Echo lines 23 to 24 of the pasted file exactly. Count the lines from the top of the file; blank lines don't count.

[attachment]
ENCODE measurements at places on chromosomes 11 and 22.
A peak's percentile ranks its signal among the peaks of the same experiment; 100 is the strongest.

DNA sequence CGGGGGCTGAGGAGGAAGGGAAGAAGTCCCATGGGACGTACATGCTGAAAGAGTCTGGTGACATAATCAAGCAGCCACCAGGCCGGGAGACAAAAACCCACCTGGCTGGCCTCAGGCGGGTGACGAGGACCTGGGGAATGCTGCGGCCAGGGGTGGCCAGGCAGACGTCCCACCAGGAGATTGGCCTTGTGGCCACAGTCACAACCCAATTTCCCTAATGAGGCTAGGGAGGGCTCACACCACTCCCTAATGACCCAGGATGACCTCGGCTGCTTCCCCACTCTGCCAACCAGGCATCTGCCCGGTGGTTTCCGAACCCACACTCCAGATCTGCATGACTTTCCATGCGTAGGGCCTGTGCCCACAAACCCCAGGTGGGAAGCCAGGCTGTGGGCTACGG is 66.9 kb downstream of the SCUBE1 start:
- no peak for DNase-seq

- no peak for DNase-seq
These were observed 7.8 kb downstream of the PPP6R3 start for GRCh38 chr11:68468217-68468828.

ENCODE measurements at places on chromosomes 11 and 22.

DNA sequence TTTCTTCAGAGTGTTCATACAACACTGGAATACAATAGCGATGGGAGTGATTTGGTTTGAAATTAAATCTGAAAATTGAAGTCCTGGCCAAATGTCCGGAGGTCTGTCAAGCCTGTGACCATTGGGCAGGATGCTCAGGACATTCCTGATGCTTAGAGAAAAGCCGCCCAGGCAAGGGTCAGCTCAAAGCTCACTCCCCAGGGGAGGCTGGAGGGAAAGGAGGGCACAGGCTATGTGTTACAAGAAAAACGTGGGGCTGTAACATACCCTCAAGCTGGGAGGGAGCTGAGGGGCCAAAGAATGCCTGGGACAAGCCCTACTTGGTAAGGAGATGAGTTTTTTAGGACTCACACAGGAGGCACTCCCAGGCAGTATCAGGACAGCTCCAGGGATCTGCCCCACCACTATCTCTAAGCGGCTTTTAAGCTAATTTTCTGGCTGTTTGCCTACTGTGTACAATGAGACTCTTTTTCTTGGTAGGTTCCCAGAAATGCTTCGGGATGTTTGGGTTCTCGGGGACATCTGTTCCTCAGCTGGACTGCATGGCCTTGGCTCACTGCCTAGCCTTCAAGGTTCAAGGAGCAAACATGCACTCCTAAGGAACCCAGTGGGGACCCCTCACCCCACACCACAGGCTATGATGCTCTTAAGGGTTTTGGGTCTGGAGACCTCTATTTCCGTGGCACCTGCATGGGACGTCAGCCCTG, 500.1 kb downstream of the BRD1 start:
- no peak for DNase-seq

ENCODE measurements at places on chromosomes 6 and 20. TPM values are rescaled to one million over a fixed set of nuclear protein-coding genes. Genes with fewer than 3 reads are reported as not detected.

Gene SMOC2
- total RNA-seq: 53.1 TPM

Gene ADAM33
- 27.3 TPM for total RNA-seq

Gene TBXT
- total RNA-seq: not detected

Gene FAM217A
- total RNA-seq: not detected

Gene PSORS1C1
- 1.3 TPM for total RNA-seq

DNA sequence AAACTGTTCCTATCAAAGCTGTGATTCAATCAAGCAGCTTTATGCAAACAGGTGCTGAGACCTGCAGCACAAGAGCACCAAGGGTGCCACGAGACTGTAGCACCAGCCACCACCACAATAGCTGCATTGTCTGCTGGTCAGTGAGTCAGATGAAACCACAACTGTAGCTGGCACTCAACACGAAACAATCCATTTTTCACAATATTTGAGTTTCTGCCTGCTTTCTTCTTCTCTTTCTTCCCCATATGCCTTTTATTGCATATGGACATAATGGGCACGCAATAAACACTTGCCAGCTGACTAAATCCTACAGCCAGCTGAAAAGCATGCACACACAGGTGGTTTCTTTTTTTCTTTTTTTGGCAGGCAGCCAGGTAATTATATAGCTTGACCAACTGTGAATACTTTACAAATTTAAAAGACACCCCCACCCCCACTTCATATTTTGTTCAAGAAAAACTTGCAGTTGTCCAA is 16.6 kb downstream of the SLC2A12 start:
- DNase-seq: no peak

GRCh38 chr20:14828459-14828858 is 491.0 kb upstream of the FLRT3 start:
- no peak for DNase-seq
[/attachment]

GRCh38 chr20:14828459-14828858 is 491.0 kb upstream of the FLRT3 start:
- no peak for DNase-seq